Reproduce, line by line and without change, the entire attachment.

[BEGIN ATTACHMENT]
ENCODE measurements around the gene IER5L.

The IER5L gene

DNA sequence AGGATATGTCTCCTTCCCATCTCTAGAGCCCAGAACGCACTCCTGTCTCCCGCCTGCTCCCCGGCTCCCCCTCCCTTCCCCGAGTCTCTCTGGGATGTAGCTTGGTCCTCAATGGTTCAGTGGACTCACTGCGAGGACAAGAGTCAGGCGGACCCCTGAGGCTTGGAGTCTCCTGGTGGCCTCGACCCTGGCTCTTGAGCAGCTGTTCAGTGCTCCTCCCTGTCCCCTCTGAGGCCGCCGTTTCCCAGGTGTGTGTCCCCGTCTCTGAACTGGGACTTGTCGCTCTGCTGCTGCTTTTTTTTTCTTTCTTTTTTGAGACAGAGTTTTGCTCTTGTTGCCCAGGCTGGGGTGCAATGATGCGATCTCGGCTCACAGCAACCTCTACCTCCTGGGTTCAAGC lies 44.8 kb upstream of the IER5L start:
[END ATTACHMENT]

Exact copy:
ENCODE measurements around the gene IER5L.

The IER5L gene

DNA sequence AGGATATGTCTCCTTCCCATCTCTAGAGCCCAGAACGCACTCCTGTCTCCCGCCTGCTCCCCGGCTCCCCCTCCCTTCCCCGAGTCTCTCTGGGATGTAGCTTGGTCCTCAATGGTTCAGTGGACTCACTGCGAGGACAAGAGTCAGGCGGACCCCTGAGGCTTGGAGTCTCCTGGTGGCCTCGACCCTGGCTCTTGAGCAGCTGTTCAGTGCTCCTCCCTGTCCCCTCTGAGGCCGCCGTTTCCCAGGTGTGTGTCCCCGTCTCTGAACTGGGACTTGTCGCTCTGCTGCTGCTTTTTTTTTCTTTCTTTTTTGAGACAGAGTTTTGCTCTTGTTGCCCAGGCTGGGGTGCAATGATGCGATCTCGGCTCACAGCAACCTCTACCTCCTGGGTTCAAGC lies 44.8 kb upstream of the IER5L start: